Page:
This morning my father passed away.
My mind is a maze of thoughts and emotions … and why am I blogging right now? Because I just have to tell someone — even if I never publish this post and it is only read by its Catalyst — of the glory of God rising higher than this seeming defeat.
Probably longer than he should of been (and certainly well beyond the stage where it was cool), my Dad was one of my chief confidants. For this reason, many of the years blend together. When we spent time after dinner sitting in the living room talking through my current emotional hurdle …was it teenage angst or real middle school drama? When was the last time he knelt beside my bed to dream with me about all the things I could do or what the future held? I seem to think it was before I left for college, yet at the same time I so vividly remember stories he told by my bedside which only a young child could appreciate. Seventeen, when I crawled into his lap after getting cut from the cheerleading squad, felt a lot like when I was ten.
My dad was so safe for me.
And that same zest he had for life was what he encouraged in me. This man–who, on a whim, hiked the entire depth of the Grand Canyon with nothing but a can of diet coke–called out of me courage and adventure. The night before I left for a backpacking trip in Europe, I slept like a baby while my father’s excitement for me prevented him from catching a wink. And his part of the trip was only the drive to the airport. When I won awards for running at ages 11, 12, and 13 my dad talked to me about being a college athlete. This not because he aspired to boast of his child’s acclaim; my dad just constantly infused into me that there were no limits. I can still hear him saying (because he said it so often) You can do anything, Sara.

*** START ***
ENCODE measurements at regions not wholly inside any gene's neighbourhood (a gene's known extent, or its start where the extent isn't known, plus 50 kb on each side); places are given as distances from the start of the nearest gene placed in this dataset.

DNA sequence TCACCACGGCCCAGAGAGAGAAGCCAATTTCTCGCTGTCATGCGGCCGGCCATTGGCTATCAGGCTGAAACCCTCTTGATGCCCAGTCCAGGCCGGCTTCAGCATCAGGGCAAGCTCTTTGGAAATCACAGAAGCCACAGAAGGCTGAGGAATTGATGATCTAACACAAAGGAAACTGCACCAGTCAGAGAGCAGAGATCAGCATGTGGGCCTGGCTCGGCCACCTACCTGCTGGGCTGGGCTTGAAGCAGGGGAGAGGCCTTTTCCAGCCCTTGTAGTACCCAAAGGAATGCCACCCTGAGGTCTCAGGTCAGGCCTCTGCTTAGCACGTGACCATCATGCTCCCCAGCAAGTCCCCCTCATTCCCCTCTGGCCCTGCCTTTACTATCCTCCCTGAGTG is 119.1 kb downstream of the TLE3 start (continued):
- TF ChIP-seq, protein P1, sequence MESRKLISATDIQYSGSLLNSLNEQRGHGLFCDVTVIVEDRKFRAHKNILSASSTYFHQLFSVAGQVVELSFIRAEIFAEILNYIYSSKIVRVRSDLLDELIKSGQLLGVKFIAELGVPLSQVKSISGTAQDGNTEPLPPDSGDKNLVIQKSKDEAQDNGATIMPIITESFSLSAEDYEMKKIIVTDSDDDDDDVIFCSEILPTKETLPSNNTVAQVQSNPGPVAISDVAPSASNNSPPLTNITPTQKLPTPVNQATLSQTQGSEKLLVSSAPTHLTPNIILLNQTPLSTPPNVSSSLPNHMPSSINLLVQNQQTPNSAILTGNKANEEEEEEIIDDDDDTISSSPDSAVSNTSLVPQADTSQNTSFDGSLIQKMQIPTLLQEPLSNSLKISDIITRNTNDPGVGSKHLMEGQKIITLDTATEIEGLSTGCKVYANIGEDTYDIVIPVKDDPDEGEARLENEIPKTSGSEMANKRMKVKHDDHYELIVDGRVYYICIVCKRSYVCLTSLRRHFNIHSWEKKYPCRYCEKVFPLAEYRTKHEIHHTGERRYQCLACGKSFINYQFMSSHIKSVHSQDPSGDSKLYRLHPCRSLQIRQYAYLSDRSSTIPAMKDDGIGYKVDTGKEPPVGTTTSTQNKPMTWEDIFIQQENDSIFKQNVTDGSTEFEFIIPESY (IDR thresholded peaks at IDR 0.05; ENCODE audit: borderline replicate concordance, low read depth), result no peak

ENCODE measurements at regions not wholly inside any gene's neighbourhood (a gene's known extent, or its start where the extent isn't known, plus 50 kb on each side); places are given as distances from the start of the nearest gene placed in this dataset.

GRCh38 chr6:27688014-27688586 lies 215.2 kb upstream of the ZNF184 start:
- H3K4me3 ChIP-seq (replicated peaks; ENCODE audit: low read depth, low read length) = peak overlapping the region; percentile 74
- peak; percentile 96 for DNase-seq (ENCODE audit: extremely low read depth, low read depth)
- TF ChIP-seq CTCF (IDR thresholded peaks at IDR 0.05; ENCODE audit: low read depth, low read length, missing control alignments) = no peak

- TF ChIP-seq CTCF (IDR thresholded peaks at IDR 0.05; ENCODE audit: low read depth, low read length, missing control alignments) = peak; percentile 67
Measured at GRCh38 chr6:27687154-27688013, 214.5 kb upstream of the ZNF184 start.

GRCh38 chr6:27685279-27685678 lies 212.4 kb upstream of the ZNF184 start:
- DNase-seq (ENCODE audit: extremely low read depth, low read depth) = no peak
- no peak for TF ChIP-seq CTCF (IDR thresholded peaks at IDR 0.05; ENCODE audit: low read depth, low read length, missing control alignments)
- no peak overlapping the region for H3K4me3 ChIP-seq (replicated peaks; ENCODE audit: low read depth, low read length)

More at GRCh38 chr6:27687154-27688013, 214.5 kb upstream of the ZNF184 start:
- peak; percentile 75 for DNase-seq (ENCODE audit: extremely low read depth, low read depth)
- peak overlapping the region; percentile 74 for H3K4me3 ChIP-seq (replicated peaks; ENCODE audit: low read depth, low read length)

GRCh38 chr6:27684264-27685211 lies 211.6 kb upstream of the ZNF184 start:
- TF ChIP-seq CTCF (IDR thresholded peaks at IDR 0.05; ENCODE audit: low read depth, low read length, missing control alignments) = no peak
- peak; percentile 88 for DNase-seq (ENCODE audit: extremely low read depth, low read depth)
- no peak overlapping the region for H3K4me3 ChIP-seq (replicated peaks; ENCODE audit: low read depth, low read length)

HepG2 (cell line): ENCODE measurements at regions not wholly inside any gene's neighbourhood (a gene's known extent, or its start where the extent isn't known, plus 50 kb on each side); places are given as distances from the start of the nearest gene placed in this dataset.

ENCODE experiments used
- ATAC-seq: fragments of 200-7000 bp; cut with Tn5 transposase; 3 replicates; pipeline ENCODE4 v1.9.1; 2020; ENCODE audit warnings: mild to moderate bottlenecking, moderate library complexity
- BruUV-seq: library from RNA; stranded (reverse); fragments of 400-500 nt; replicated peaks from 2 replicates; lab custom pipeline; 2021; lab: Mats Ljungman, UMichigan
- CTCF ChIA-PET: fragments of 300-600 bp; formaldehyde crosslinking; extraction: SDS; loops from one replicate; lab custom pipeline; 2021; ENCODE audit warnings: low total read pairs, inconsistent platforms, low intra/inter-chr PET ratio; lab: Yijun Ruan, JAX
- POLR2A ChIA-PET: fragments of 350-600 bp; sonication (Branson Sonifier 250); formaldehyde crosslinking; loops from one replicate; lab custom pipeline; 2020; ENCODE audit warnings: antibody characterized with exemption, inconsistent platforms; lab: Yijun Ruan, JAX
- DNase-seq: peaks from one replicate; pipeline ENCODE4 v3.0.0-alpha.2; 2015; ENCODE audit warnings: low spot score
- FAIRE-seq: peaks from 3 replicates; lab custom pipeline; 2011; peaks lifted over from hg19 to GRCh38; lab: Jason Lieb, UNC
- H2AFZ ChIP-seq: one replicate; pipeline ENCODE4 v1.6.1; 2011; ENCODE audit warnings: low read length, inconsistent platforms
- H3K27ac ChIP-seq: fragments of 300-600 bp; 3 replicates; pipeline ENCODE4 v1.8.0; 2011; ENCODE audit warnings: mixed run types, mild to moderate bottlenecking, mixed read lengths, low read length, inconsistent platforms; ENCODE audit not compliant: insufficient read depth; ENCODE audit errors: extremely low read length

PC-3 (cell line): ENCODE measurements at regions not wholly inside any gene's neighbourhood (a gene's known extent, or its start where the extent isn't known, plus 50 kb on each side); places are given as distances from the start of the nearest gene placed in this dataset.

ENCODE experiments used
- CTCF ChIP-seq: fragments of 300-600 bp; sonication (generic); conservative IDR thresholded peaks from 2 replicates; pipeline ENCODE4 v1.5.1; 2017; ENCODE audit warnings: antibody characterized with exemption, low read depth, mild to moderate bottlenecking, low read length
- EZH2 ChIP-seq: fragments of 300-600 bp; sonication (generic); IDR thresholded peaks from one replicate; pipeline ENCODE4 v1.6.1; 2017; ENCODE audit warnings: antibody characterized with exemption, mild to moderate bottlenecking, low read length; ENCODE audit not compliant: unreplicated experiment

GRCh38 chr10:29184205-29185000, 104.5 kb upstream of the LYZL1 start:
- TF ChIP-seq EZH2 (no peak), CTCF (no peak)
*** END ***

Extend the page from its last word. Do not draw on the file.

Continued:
He loved my zeal … even if he didn’t always understand its object. One of the challenges in our relationship was when I began to actively pursue a relationship with Jesus. My dad grew up in the church, but had a period of time in college and beyond where he began to question whether Jesus was who said He was. Little vignettes come back to me of conversations we had over the years. Through it all he honored and respected my ever-growing faith.
He loved to dialogue about things he knew a lot about and things he knew nothing about. My dad would pass up some of his favorites–Jeopardy or a hand of cards–to sit at the table and deliberate. And on faith, we did. Over many years, we did.
The constant theme of my dad’s discourse was “I want more faith, but I just can’t get it”…however, something changed after his cancer diagnosis this past December. While I want to protect the privacy of some of my most cherished conversations, I will say this one thing. My dad was not too proud nor too convinced of his own theory, to, at age 62, recalibrate. I humbly watched as my father, truly my hero, took a figurative bow and asked Jesus to come into His life.
Whether he knew it our not, my dad launched me into my relationship with God. It wasn’t hard for me to get my arms around a Heavenly Father with love enough to endure death. My father here on earth had already made it seem true. At 15, when I asked Jesus into my life, it was only natural to sit before Him in the same safety which I had with my own dad.
And after all these years, I’ve arrived at a day where my father is living out the reality that our life here on this earth is really just a blip–and when all is stripped away, He is all we have.
When people die, we tend to memorialize them as if they somehow touched some sort of perfection on this side. Well, my dad didn’t come without flaws and (like many children I suspect) I regret that at times I carried a microscope to them. My hero was human. But I praise God that as the weeks and months leading up to this day have unfolded, what fills my mind is such a deep fondness for my father.
He was a great man.
And He was created by a great God.
So I’m finding myself wishing again that I could go back to Saturday mornings mixed with the smell of sweat and scrambled eggs as my dad and his best friend John chewed the cud after a tennis match. I want to crawl into bed and close my eyes while he tells me a story about a land far far away. Oh, if I could have one more sunset ride on a raft with my dad in the ocean …
And while his life and death could appear to be yet another strike against this little heart of mine (that will not cease to believe that God is the God of the supernatural, the miraculous), I see this as as a piece of the mystery that will be unfolded at the end of the age.
When I see my dad again.
Behold, I tell you a mystery: We shall not all sleep, but we shall all be changed– in a moment, in the twinkling of an eye, at the last trumpet. For the trumpet will sound, and the dead will be raised incorruptible, and we shall be changed.